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Structured clinical assessment: a brake to stop the ankle joint ‘rolling’
  1. Eamonn Delahunt1,2,
  2. Phillip A Gribble3
  1. 1 School of Public Health, Physiotherapy & Sports Science, University College Dublin, Dublin, Ireland
  2. 2 Institute for Sport & Health, University College Dublin, Dublin, Ireland
  3. 3 College of Health Sciences, University of Kentucky, Lexington, Kentucky, USA
  1. Correspondence to Dr Eamonn Delahunt, School of Public Health, Physiotherapy & Sports Science, University College Dublin, Health Science Centre, Belfield, Dublin 4, Ireland; eamonn.delahunt{at}ucd.ie

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Lateral ankle sprains are the most prevalent lower limb musculoskeletal injury incurred by individuals who participate in sports and recreational physical activities.1 2 The prevalence of lateral ankle sprains is also high among the general population and hence, the ‘simple ankle sprain’ constitutes a substantial healthcare burden.1 2

It is not just a ‘simple ankle sprain’

The misconception that acute lateral ankle sprains are benign injuries pervades clinical practice across many healthcare disciplines. Colloquial terms such as a ‘rolled’ ankle or ‘twisted’ ankle are commonly used to describe an acute lateral ankle sprain injury. Up to 50% of individuals who incur an acute lateral ankle sprain do not seek formal healthcare management for their injury.3

In reality, there is no such thing as a ‘simple ankle sprain’.4 This is evidenced by the high propensity for the development of long-term injury-associated symptoms such as persistent swelling and pain. Other symptoms include a subjective reporting of ankle joint instability, as well as ‘giving-way’ of the ankle joint which, along with recurrent lateral ankle sprain injuries, constitute the characteristic features of chronic ankle instability.5–8 As many as 40% of individuals who incur a first-time lateral ankle sprain injury can be expected to develop chronic ankle instability as early as 12 months after their injury.9

Suboptimal treatment for acute lateral ankle sprain injuries

A large percentage of all injury patients visiting emergency departments have incurred a lateral ankle sprain injury. Many UK emergency departments favour a passive approach by recommending rest, ice, compression, elevation and non-steroidal anti-inflammatory drugs; physiotherapy is recommended only in selected cases with little standardised criteria informing this decision.10 In US emergency departments, fewer than 7% of patients receive physical therapy within 30 days of incurring an acute lateral ankle sprain injury.11 The priority in many emergency departments is limited to advice on controlling acute inflammatory symptoms.

Discharge criteria after acute lateral ankle sprain injury are often vague and avoid prognostication relating to recovery. High school athletes are oftentimes sanctioned to return unrestricted (ie, no taping, no bracing and no exercise-based rehabilitation) to sports participation within 1–7 days postinjury.12 Given the twofold increased risk of reinjury in the 1-year time period following an acute lateral ankle sprain injury,13 current management strategies for these injuries are woefully inadequate based on the high-risk for reinjury and development of chronic ankle instability.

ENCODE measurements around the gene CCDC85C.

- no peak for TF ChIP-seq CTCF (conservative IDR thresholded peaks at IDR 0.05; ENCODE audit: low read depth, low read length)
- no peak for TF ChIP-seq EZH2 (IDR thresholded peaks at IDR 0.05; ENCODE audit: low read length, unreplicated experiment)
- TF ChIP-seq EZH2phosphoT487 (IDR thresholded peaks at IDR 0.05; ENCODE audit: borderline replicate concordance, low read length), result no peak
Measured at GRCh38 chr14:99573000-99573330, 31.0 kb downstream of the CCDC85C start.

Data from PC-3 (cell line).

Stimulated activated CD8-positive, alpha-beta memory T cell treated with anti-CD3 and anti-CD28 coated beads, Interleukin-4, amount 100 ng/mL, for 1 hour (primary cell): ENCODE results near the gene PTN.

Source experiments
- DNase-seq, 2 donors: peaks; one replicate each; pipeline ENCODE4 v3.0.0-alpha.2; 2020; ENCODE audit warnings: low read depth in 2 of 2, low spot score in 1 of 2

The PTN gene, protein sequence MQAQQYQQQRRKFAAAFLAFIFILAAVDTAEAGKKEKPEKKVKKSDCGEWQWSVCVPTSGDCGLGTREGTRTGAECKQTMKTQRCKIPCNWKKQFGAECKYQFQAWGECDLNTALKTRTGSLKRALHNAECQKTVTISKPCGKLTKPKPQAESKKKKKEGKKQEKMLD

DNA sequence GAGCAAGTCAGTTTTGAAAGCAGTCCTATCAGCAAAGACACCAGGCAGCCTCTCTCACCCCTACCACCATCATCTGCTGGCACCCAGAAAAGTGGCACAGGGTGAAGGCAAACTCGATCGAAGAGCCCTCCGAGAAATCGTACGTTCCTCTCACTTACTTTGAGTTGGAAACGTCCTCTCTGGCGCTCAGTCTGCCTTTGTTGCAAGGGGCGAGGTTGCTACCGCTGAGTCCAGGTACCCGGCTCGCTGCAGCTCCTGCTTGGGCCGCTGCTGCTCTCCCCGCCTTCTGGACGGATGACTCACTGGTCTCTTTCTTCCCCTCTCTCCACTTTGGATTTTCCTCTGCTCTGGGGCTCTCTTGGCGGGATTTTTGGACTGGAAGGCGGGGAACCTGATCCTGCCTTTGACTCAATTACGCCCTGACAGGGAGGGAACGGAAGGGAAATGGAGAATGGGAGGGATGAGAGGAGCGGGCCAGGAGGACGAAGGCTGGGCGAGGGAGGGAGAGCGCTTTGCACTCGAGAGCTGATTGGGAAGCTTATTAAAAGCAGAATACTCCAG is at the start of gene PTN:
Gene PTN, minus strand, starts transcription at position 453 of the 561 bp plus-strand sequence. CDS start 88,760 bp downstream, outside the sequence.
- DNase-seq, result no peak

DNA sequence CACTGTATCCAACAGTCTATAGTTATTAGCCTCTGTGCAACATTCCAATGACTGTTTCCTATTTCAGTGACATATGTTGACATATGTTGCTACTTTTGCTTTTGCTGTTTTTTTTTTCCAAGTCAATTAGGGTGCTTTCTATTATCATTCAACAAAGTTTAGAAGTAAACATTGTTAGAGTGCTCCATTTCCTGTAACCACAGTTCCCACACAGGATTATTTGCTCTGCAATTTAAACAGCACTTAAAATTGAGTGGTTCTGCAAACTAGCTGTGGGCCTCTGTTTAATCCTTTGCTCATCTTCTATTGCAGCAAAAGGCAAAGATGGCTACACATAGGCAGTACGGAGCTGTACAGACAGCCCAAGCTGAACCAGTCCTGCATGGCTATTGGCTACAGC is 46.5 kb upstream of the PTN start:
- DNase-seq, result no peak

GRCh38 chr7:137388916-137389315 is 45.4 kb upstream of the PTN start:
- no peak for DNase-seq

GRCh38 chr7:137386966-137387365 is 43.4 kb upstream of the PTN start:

Clinical assessment: a brake to stop the ankle joint ‘rolling

The interaction of injury-related mechanical and sensorimotor impairments promote the development of chronic ankle instability.6–8 Clinicians may fail to fully understand the full spectrum of mechanical and sensorimotor impairments that manifest following an acute lateral ankle sprain injury.14 Consequently, it is logical to conclude that the treatment being administered following acute lateral ankle sprain injury is unlikely to be based on objectively identified mechanical and sensorimotor impairments.

To address this limitation, we propose that a structured clinical assessment following acute lateral ankle sprain injury that assesses both mechanical and sensorimotor impairments is an imperative first step towards the development of an appropriate management pathway. It will allow clinicians to focus the design and progression of treatment/rehabilitation programmes around objectively identified impairments.

To initiate this imperative first step towards the development of an appropriate management pathway for acute lateral ankle sprain injuries, we undertook an international multidisciplinary modified Delphi process.15 This modified Delphi process informed the development of a consensus statement on a structured clinical assessment for acute lateral ankle sprain injuries. Our Delphi process has resulted in the development of a pragmatic minimum standard clinical diagnostic assessment, as well as an initial rehabilitation-oriented assessment.16 The primary focus of the International Ankle Consortium Rehabilitation-Oriented ASsessmenT (ROAST) is to help clinicians identify the primary mechanical and/or sensorimotor impairments that have been commonly observed in individuals with chronic ankle instability.

This 2018 consensus statement from the International Ankle Consortium15 will be a key resource for clinicians who regularly assess and treat individuals who have incurred an acute lateral ankle sprain injury. We propose that the International Ankle Consortium ROAST outlined in the consensus statement could provide the brake to stop the ankle joint ‘rolling’.

References

Footnotes

  • Contributors Both authors have made substantial contributions to this editorial. They both participated in the concept and drafting and revising the manuscript. Both authors have read the manuscript and agreed to submission for publication.

  • Competing interests None declared.

  • Provenance and peer review Not commissioned; externally peer reviewed.

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